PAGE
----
THE SCHOOL OF ESSENTIAL INGREDIENTS will likely appeal to fans of THE FRIDAY NIGHT KNITTING CLUB, THE JANE AUSTEN BOOK CLUB and other novels where a group encounter serves as the foil for exploring individuals' stories. Unlike those books, however, Bauermeister's is best read not as an overarching story but as a series of linked character studies, as exquisitely prepared and satisfying as the dishes Lillian prepares in her restaurant. Although two of the characters do begin a tentative romance and one fulfills a career aspiration, the focus here is less on where they're going, plot-wise, and more on where they've been and who they are.

And then there's the food. Bauermeister has a gift for writing about food in sensual, evocative terms, connecting the dish's rich flavors not only to her characters' rich histories but also to the reader's inner palate. "She took a piece of melon in her fingers, wrapped it with a translucent slice of pink meat, and motioned for him to open his mouth. The meat was a whisper of salt against the dense, sweet fruit. It felt like summer in a hot land, the smooth skin in the curve between Charlie's strong thumb and index finger. The wine afterward was crisp, like coming up to the surface of water to breathe." Such intense, emotional descriptions of food deepen and enrich the gems of character studies that comprise the novel. They're also likely to send hungry readers to their own kitchens, where they might find themselves reconnecting to the pleasures of food --- and to their own intriguing life stories.

--- Reviewed by Norah Piehl
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110 of 122 people found the following review helpful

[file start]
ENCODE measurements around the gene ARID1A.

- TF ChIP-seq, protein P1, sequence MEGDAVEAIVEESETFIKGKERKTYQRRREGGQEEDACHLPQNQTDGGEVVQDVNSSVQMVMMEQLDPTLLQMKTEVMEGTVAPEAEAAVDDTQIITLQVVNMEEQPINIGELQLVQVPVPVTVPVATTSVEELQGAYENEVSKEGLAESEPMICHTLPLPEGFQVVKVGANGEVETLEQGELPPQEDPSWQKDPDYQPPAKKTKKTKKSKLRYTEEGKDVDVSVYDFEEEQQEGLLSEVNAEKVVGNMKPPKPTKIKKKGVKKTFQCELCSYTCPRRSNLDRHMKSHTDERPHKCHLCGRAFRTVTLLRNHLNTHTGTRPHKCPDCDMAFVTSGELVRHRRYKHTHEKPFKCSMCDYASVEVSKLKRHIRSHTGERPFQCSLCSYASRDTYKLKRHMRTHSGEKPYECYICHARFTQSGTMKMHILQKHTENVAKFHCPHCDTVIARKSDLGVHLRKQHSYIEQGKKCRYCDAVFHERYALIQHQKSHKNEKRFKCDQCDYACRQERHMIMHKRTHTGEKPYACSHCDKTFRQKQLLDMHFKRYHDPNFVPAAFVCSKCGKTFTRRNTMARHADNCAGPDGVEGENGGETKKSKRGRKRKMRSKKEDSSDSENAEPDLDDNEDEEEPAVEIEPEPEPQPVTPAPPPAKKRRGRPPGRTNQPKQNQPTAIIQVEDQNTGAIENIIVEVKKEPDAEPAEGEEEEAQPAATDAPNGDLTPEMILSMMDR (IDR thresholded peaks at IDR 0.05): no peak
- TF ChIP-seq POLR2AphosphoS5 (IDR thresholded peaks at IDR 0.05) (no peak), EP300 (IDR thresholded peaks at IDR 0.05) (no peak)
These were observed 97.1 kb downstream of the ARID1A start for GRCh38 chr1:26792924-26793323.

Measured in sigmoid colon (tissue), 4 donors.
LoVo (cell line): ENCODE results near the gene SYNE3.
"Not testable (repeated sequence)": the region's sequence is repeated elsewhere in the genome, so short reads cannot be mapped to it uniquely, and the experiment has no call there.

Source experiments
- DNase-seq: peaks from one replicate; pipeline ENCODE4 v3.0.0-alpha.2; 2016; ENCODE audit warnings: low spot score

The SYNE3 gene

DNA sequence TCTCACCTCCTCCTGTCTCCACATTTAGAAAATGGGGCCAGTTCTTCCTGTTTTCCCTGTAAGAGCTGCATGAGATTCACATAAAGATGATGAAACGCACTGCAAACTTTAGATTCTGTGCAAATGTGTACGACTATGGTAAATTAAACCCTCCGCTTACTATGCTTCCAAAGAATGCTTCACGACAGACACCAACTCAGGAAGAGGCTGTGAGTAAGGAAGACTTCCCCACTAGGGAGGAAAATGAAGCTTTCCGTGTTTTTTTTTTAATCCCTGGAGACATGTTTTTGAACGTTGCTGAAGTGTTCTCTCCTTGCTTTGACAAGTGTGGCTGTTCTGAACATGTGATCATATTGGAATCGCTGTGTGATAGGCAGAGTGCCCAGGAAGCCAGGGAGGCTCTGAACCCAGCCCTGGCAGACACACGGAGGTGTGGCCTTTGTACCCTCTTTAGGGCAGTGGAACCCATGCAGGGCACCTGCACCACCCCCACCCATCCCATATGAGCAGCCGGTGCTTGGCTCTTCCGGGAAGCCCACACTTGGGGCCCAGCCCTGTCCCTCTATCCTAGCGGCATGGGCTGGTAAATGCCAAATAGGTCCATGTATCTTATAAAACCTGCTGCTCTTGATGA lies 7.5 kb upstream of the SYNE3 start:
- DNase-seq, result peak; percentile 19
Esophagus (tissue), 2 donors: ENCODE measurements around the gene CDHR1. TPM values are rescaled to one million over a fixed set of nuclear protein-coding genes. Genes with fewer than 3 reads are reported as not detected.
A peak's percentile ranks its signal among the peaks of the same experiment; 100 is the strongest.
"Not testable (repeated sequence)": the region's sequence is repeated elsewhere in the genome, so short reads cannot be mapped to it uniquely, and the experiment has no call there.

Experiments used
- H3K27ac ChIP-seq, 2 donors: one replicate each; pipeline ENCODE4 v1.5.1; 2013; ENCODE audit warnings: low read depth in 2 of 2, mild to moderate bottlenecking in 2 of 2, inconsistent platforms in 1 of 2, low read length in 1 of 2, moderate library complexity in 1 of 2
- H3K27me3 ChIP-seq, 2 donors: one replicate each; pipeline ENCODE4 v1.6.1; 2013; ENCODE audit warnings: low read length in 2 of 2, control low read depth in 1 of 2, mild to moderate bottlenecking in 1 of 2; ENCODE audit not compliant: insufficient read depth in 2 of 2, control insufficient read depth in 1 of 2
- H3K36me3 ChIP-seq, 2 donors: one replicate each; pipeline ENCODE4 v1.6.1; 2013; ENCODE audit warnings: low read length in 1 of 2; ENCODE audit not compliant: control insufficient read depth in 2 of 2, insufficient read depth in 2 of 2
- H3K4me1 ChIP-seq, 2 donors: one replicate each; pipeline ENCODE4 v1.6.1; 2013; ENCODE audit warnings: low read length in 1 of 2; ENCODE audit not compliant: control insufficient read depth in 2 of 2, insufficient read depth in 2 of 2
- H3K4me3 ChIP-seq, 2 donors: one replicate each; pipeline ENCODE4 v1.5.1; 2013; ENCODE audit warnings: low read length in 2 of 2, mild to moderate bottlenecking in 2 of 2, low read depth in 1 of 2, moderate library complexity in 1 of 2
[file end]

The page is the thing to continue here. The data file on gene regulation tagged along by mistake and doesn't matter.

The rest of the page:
2.0 out of 5 stars Wanted to LOVE it., September 4, 2009
By 
Sparkle (Northern Virginia) - See all my reviews
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I saw the great reviews and the book summary and was really expecting to LOVE this book. It was even my recommendation for our ladies book club. We only select female authors, agree with Ms. Bauermeister's perspective on promoting them and love cooking classes and food. At the discussion session for the book though, the other ladies walked away with feelings similar to mine. What I did like is that it was a book about everyday life, relationships, emotions and of course... food!

I found it very difficult to engage and enjoy the characters, ambience and storyline the author was weaving due to what I though was an overwhelming number of metaphors and similes used throughout each page of the book. So many, that I eventually found myself counting them and many times, there were several per page... one page after the next. It just seemed very forced.

Writing a book is such a difficult, personal accomplishment and I mean no disrepect to the author. As she continues to write, I hope the trusts her own beautiful words and descriptions to take the reader on her journeys rather than relying on the comparisons that kept taking me off course in this novel.
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24 of 24 people found the following review helpful
5.0 out of 5 stars Recommended Read!, January 22, 2009
By 
LWB (Seattle, WA USA) - See all my reviews
In "The School of Essential Ingredients" Erica Bauermeister mixes the deep personal stories of Lillian & her students, simple but sophisticated foods, and Monday night lessons that go beyond the kitchen to create a rich, flavorful book that will make you crave your favorite restaurant or favorite food. Put something delicious in the oven, pour yourself a glass of wine and take in this wonderful first novel. You will feel satisfied, yet hungry for a 2nd novel. Enjoy!
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17 of 17 people found the following review helpful
5.0 out of 5 stars Beautifully written first novel!, January 22, 2009
Renowned chef Lillian owns a restaurant in the Pacific Northwest and every Monday night she hosts a cooking class.

Yep, that's pretty much it. Sounds too simple, right?

This novel is, above all else, a beautifully written character study of each student in Lillian's class. Each character is given their own chapter and their diversity is bound to strike a chord in readers from all walks of life.